LIVE in THE SPOTLIGHT
- How to practice: exploring strategies and tactics in an aging body through book reviews, interviews, personal anecdotes, with the goal of staying happy, healthy and focused.
- Attitude: what it is a good attitude, how does helps us to learn and persevere, which daily tactics help us to acquire or keep a good one, what to do if yours needs a tune up?
- Metacognition: what it is, what it can teach us about learning, resources for study, conferences, and in practice.
- Intrinsic motivation: what it is, how it helps us to learn and persevere as we age, how to help those we mentor with theirs.
Cycling home today I passed a house having a BBQ with a live band jamming in the back yard. Band is a generous term. Guitar, bass, drum thingys. It was wonderfully awful: enthusiastic, spirited, sincere, and likely slightly drunk. All I wanted to do was run home grab a drum or keyboard and knock on the door with beers in hand. I overcame the urge. But it made me think why do we jam.
So, in conclusion, it's time to dust off the guitar, get out of the house and meet some folks.
It is possible to be doing all the right things to succeed but realise you've planted your garden on the wrong plot of land. To continue the metaphor, the plants look sickly, or worse refuse to show their heads. What then?
Change your environment.
Same effort, different soil=different results.
Five things you can do.
Sarcopenia "From Wikipedia, the free encyclopedia
Sarcopenia is the degenerative loss of skeletal muscle mass (0.5–1% loss per year after the age of 50), quality, and strength associated with aging. Sarcopenia is a component of the frailty syndrome. It is often a component of cachexia. It can also exist independently of cachexia; whereas cachexia includes malaise and is secondary to an underlying pathosis (such as cancer), sarcopenia may occur in healthy people and does not necessarily include malaise. The term is from Greek σάρξ sarx, "flesh" and πενία penia, "poverty".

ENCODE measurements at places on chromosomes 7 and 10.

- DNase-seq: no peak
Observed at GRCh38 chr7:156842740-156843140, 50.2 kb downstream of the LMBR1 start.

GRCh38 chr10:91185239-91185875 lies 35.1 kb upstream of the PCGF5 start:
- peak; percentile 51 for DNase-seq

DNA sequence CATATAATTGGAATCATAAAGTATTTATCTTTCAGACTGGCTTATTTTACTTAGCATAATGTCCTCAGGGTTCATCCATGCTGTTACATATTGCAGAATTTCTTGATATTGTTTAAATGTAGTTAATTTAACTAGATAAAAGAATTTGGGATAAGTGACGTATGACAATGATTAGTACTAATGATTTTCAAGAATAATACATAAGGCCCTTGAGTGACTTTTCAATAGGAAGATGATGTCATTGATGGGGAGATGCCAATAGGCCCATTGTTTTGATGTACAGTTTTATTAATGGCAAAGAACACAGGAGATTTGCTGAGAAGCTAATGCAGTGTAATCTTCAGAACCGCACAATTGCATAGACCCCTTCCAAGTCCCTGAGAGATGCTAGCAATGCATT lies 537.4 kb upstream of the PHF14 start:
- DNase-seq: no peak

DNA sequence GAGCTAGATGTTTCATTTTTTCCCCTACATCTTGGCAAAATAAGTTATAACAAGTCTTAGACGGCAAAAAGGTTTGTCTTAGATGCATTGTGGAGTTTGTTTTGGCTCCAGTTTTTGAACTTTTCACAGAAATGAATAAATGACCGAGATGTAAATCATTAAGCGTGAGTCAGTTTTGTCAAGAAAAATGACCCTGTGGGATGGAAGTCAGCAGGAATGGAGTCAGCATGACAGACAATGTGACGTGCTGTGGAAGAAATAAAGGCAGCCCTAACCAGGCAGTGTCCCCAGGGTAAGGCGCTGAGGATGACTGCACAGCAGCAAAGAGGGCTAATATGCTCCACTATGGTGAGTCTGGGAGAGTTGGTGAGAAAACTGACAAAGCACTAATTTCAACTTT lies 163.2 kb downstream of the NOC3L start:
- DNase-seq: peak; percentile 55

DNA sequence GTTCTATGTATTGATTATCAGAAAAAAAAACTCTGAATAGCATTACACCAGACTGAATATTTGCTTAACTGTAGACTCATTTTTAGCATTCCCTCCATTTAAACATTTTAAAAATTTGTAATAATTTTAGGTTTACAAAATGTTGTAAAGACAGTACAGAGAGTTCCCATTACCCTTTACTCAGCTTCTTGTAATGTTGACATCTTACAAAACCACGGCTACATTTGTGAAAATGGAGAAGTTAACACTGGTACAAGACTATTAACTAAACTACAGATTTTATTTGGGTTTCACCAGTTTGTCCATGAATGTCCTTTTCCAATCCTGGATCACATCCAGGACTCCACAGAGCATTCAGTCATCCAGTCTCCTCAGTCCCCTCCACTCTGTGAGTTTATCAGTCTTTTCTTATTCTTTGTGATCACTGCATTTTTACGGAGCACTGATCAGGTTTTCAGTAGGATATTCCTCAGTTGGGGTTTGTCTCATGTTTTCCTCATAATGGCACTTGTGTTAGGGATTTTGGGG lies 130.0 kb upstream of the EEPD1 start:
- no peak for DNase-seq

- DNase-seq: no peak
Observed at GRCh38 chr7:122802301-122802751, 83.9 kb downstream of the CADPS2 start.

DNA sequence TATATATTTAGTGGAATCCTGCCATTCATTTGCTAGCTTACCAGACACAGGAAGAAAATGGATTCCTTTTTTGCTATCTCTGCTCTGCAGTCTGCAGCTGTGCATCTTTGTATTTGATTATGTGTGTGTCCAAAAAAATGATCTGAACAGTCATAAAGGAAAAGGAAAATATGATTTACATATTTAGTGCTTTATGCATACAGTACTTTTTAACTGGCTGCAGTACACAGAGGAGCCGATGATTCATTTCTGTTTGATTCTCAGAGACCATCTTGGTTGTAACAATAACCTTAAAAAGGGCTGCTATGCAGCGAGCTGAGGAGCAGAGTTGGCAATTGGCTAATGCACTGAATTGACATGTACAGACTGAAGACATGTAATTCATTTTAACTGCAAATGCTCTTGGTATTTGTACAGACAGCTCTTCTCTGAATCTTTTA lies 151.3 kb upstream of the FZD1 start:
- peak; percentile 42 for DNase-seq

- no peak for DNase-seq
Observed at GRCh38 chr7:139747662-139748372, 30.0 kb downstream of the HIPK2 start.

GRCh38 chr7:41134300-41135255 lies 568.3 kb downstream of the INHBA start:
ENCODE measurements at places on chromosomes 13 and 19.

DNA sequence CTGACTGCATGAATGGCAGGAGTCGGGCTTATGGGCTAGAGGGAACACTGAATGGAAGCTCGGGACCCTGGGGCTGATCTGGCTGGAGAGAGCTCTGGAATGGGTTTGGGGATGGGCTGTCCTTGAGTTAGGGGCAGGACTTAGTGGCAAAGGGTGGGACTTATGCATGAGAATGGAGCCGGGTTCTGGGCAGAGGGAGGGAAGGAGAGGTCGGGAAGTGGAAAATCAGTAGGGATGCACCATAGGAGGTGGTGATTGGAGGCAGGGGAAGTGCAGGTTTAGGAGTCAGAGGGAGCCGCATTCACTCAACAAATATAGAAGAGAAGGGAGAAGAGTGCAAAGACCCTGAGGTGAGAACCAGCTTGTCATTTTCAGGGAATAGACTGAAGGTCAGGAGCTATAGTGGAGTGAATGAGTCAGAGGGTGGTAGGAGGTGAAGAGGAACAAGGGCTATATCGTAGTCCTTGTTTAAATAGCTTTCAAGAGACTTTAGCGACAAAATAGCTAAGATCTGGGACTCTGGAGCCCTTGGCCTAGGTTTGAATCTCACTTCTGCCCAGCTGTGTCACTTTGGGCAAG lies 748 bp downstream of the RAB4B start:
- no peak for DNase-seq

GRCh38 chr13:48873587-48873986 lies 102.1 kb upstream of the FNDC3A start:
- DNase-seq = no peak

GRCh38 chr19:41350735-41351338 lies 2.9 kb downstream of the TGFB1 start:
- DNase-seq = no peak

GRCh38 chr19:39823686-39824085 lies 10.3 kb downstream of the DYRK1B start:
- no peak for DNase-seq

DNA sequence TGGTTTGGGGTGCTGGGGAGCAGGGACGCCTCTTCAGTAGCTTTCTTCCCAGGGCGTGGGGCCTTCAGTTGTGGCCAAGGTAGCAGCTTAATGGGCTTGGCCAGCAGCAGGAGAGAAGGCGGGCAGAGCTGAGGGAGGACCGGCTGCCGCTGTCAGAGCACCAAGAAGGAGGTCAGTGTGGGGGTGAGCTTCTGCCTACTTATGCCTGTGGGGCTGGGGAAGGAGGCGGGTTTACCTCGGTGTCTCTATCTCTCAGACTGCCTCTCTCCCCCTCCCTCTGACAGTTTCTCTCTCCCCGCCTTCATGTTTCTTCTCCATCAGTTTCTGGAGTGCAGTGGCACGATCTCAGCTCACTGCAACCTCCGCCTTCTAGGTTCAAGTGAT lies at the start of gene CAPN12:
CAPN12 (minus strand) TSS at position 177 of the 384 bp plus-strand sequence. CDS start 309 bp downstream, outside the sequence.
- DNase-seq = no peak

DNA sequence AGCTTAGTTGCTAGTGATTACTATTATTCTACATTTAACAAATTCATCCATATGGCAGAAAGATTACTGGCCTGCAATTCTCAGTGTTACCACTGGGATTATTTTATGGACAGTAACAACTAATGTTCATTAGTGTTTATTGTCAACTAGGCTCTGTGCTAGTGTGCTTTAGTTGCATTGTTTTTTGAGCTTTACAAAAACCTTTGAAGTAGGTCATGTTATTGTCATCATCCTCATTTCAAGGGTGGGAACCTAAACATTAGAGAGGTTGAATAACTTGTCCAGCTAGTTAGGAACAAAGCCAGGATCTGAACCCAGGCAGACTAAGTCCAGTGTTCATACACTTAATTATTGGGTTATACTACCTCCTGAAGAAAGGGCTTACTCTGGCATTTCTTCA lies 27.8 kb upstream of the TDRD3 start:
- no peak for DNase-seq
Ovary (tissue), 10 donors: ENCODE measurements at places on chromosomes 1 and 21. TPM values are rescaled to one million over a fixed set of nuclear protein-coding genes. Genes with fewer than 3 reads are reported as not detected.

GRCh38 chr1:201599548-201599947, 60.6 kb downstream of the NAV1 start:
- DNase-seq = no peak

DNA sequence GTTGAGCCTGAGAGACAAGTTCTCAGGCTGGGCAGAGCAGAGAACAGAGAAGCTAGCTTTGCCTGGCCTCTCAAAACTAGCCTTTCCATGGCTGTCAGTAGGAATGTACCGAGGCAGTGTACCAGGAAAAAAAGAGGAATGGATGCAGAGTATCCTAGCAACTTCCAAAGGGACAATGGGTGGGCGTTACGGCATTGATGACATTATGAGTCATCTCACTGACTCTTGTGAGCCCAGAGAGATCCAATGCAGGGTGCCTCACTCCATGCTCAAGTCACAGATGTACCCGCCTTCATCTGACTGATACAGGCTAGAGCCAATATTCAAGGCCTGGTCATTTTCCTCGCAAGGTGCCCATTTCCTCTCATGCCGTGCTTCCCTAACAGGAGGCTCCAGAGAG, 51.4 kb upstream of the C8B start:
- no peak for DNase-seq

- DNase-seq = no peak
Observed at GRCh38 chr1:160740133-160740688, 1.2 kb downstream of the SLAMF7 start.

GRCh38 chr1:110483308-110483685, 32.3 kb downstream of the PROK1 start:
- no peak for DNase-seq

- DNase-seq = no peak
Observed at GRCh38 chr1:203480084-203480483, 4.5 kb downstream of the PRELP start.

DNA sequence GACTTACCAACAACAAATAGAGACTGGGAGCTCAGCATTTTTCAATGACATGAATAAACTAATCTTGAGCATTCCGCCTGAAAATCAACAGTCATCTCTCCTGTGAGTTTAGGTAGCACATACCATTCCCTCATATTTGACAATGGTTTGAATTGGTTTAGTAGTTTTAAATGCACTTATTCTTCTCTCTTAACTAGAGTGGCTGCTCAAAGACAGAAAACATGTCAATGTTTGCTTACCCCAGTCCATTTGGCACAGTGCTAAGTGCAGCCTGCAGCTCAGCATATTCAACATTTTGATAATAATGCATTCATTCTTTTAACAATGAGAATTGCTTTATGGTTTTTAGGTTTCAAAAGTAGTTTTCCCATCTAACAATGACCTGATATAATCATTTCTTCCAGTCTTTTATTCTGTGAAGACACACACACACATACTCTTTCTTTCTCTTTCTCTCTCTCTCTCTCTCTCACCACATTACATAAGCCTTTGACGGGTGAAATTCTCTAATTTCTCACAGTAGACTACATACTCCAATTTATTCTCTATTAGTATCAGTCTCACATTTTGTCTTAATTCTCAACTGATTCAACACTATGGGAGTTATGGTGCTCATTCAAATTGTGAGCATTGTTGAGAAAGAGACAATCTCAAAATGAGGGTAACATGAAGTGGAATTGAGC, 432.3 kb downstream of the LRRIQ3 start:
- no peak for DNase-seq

A quote from the NY Times article: In 1988, "Walter R. Frontera and colleagues at the Department of Agriculture Human Nutrition Research Center on Aging at Tufts University demonstrated that 12 previously sedentary men aged 60 to 72 significantly increased their leg strength and muscle mass with a 12-week strength-training program three times a week."
Conclusion: To maintain our ability to play over the long term we need to be healthy enough to pick up our instruments, get out the door, and survive a few hours of playing. Twelve weeks of strength training, at any age, apparently does wonders. So does a healthy diet, proper rest, and social contact.
See you at the gym.
David Story: Professional pianist, drummer, composer, and educator. Well into his 4th enthusiastic musical decade, David works with adults pursuing musical dreams in the autumn of life, while he maintains an active presence in the Toronto arts scene.